Myler Horse Bits Info
The Myler System
The Myler brothers developed their bitting system to create a gentler, more effective way of communicating with horses. Using an anatomically comfortable bit that gives clear signals appropriate for the training level of each horse is fundamental to successful training and good horsemanship.
Recognizing the Signs of Resistance
Horses resist the bit to find more tongue relief. These Signs of Resistance are most often associated with the bit:1. Going behind the bit2. Going above the bit3. Overactive mouth: gaping4. Overactive mouth: tongue out of the mouth, drawing the tongue into the throat5. Overactive mouth: tongue over the bit6. Rooting/leaning on the bit, running through the bitWhen your horse is resisting the bit, you need to find a bit that gives him more tongue relief than the bit you are currently using. The Myler Levels match your horse with a mouthpiece that can offer him the comfort he deserves while giving you the communication and control that you need.
The Myler level of your horse is based on his disposition and experience. It's a graduated system, meaning that as he learns, he earns more tongue relief. When your horse resists the bit, go softer not harder.Level OneAppropriate for the novice horse, just beginning training, with a challenging disposition. Riding in a discipline, that restricts bits to a single-jointed mouthpieceBits: Rotates on the tongue to apply tongue pressue Collapses to form a "U" instead of a "V", protecting lips and bars from being pinched Curves to allow more room for the tongue, protects the lips and bars from being pinched Independent Side Movement (ISM) on most mouthpiecesLevel TwoAppropriate for a young or green horse, just beginning training, with a steady disposition. Or older, just beginning training, training for a new discipline, or retraining after a long lapse. Riding in a Level 1 mouthpiece and showing resistanceBits: Offers tongue relief with either a small port or flexible mouthpiece Rotates on to the tongue to apply some tongue pressure Collapses to form a "U" instead of a "V", protecting lips and bars from being pinchedLevel Two-ThreeAppropriate for a horse with basic training, good disposition and self-control. Or Advanced training but a challenging disposition - anxious, aggressive, or fearful. Riding in a Level 2 mouthpiece and showing resistance.Bits: Ported, offering more tongue relief than Level 1 or 2 Correctional mouth pieces that apply some tongue pressure or curb mouth pieces that apply little tongue pressure Uses more bar, poll, chin pressure than Level 1 or 2 Curves to allow more room for the tongue Options with or without ISMLevel ThreeAppropriate for a performance horse with advanced training and a solid disposition. Or an experienced trail horse with a solid/trustworthy disposition. Riding in a Level 2-3 curb bit and showing resistance.Bits: Curb bits with wider ports for maximum tongue relief, little to no tongue pressure Uses primarily bar, poll and curb pressure Curves to allow more room for the tongue Options with or without ISM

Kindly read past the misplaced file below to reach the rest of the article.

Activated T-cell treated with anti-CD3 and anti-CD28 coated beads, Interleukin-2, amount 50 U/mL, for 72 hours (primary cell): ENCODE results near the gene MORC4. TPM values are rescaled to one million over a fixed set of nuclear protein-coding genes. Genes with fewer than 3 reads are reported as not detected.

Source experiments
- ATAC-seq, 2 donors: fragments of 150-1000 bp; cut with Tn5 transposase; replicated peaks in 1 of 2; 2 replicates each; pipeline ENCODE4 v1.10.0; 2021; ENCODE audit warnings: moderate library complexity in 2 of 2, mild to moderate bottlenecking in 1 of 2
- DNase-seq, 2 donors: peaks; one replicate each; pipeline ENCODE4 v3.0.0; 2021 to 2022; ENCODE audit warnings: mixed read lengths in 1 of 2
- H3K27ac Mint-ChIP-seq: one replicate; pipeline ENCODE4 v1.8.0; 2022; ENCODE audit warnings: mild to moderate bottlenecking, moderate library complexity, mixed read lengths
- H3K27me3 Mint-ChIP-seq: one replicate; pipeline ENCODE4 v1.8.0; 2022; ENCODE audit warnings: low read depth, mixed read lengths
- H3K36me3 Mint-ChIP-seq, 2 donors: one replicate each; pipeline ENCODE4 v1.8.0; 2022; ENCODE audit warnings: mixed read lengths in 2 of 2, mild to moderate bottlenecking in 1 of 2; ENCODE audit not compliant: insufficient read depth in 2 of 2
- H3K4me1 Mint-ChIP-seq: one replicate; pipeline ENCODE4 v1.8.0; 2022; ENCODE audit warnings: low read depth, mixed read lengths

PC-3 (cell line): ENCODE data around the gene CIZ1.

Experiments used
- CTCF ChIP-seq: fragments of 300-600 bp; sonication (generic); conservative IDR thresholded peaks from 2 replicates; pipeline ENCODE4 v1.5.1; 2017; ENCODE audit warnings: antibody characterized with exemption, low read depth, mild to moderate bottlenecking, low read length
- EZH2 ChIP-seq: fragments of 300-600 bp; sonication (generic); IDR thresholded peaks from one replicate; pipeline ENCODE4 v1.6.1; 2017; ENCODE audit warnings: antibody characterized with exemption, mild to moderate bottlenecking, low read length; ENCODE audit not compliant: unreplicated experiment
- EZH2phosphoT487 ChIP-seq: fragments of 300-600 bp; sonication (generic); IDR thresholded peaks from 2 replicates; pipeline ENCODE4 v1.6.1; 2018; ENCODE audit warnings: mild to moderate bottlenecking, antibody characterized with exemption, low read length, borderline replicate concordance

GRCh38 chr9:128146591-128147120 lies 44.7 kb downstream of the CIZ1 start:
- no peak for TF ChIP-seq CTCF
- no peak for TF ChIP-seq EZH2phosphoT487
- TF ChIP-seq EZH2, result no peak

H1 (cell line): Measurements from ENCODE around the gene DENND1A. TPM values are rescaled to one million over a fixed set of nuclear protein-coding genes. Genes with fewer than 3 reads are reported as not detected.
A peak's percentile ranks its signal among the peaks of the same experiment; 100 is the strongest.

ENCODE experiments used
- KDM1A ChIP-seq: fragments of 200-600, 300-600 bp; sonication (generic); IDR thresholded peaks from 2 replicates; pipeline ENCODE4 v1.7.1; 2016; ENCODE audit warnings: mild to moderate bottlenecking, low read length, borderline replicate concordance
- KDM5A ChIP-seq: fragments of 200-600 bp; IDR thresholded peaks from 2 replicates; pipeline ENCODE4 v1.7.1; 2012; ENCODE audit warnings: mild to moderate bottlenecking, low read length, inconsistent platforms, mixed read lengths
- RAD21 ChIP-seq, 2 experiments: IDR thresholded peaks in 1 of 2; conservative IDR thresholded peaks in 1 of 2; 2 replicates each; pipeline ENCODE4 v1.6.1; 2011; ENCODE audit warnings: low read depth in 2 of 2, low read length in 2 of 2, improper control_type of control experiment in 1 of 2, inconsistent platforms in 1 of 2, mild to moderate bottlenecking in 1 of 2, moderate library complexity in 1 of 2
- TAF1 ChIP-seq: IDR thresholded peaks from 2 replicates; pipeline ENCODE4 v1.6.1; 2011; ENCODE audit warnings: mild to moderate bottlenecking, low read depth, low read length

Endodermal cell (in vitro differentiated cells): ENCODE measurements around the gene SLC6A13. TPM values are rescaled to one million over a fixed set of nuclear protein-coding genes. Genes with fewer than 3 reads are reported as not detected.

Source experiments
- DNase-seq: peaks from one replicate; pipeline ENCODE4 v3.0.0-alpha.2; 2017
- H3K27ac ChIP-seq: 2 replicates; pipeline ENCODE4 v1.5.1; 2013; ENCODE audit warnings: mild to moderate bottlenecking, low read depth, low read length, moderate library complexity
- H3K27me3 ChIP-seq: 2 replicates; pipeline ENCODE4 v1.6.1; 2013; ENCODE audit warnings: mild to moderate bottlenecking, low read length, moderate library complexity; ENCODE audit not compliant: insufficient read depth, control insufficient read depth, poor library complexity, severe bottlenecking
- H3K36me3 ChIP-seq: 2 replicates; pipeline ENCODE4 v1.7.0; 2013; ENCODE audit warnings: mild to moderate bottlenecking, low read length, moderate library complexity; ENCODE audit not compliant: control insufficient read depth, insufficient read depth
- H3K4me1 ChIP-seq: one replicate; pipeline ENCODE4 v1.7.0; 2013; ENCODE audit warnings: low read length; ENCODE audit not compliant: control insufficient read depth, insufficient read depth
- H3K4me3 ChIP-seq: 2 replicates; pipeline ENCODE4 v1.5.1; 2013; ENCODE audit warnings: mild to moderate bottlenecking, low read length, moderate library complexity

How to Measure
To measure your horse accurately, you will need a wooden dowel or the handle of a wooden spoon.1. Insert the dowel in your horse's mouth where the bit would normally sit.2. Wait until the horse relaxes his mouth and stops chewing the dowel.3. Mark the dowel on each side of the the face, where the lips end.4. Remove the dowel and measure between the two marks.
Myler Bit Features
1. Curved Mouthpiece - The distinctive curve creates more room for the tongue to pass under the bit so the horse can swallow more freely. Although Level 1 mouthpieces have a more pronounced curve, all Myler mouthpieces are curved to some degree.2. Independent Side Movement - The barrel in the centre acts as a bushing, allowing each side of the bit to move independently of the other. When you lift one rein, only one side of the bit moves, giving the horse a very clear signal. Provides excellend shoulder control as well as lateral flexion.3. Modified Snaffle Cheeks - "Hooks" - The "hooks" which are slots (English Dee or Eggbutt) or rings (Western Dee) that keep the bridle fixed in place and create two rein positions. Attach the reins directly to the ring (a) for standard direct rein action or to the hook (b) to lift the cheek and use the Independent Side Movement, adding little to no leverage. The English Dee and Eggbutt also have a hole on the top of each cheek (c) for a curb chain so you can transition from direct rein to indirect rein without changing the bit or increasing the leverage.4. Patented Independent Swivel Cheek - The purchase of the cheekpiece moves independently of the shank so the purchase can flex when the shank moves, preventing it from digging into the horse's cheek when the reins are engaged. This feature is currently offered on the Myler Combination Bits.
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